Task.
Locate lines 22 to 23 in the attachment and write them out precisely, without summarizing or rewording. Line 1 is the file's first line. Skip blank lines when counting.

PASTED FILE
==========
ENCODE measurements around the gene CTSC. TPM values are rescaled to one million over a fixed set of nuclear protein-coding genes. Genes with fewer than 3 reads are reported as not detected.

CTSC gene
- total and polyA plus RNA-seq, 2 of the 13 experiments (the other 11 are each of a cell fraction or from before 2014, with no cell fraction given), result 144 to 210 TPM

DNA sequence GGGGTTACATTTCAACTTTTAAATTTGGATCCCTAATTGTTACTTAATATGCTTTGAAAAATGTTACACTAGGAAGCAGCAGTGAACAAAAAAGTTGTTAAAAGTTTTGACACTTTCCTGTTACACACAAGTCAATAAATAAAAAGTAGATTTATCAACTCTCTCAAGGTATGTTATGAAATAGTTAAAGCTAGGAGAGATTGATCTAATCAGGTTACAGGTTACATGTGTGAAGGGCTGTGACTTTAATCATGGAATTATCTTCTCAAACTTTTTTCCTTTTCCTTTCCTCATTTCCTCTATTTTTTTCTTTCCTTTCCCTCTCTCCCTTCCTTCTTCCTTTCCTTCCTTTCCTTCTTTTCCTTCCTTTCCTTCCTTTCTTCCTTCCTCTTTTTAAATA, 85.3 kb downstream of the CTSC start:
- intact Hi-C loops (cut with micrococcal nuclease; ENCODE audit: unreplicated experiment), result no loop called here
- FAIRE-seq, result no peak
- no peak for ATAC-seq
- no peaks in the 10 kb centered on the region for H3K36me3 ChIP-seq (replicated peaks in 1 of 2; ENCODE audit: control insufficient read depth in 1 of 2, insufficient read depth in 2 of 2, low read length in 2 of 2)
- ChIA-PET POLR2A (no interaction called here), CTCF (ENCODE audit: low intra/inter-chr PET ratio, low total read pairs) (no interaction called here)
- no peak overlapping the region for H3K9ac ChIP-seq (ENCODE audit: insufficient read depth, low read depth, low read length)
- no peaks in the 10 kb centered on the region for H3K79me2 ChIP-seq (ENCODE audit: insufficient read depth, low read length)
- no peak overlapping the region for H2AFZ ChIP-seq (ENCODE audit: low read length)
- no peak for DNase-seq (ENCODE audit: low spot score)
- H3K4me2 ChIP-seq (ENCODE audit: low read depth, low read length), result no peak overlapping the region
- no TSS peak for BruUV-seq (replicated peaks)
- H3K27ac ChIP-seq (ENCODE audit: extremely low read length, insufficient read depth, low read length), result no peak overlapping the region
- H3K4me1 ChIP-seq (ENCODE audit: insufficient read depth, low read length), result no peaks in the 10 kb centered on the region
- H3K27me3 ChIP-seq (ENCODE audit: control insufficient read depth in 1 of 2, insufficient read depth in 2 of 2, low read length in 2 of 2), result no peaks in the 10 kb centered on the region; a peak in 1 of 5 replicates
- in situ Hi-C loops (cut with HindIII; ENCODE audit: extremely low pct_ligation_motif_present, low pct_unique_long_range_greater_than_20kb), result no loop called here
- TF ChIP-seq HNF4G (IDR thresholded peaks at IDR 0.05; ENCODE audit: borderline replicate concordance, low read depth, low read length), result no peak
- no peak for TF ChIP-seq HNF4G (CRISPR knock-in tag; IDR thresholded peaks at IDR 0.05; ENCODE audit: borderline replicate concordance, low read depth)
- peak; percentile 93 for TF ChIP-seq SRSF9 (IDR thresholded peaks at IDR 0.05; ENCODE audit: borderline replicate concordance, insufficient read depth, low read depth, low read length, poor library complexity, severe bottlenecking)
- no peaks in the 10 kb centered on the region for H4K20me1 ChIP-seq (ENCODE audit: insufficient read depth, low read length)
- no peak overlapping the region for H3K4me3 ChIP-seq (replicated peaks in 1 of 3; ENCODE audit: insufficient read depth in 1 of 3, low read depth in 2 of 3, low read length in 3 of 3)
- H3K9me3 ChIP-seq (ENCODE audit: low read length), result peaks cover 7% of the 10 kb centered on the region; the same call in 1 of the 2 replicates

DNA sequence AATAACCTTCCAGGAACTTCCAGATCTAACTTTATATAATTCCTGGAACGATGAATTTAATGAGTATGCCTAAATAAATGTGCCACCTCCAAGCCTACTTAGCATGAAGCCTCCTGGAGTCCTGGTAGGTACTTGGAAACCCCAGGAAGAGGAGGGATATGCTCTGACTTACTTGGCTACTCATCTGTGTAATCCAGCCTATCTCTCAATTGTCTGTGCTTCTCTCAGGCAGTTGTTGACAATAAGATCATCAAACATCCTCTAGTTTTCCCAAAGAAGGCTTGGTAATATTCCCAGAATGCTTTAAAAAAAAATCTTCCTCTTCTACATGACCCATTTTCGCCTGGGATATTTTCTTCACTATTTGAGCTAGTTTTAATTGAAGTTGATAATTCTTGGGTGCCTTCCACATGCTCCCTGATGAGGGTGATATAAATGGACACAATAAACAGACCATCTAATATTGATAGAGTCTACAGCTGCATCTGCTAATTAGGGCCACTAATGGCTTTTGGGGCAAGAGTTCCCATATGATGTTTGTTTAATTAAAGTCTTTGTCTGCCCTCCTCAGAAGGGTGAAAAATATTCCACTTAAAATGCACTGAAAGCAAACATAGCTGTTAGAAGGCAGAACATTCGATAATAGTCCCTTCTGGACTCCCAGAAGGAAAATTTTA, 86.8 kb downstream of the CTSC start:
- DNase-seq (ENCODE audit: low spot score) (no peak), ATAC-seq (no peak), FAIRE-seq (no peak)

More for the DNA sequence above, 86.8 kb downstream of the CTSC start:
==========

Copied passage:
- peak; percentile 93 for TF ChIP-seq SRSF9 (IDR thresholded peaks at IDR 0.05; ENCODE audit: borderline replicate concordance, insufficient read depth, low read depth, low read length, poor library complexity, severe bottlenecking)
- no peaks in the 10 kb centered on the region for H4K20me1 ChIP-seq (ENCODE audit: insufficient read depth, low read length)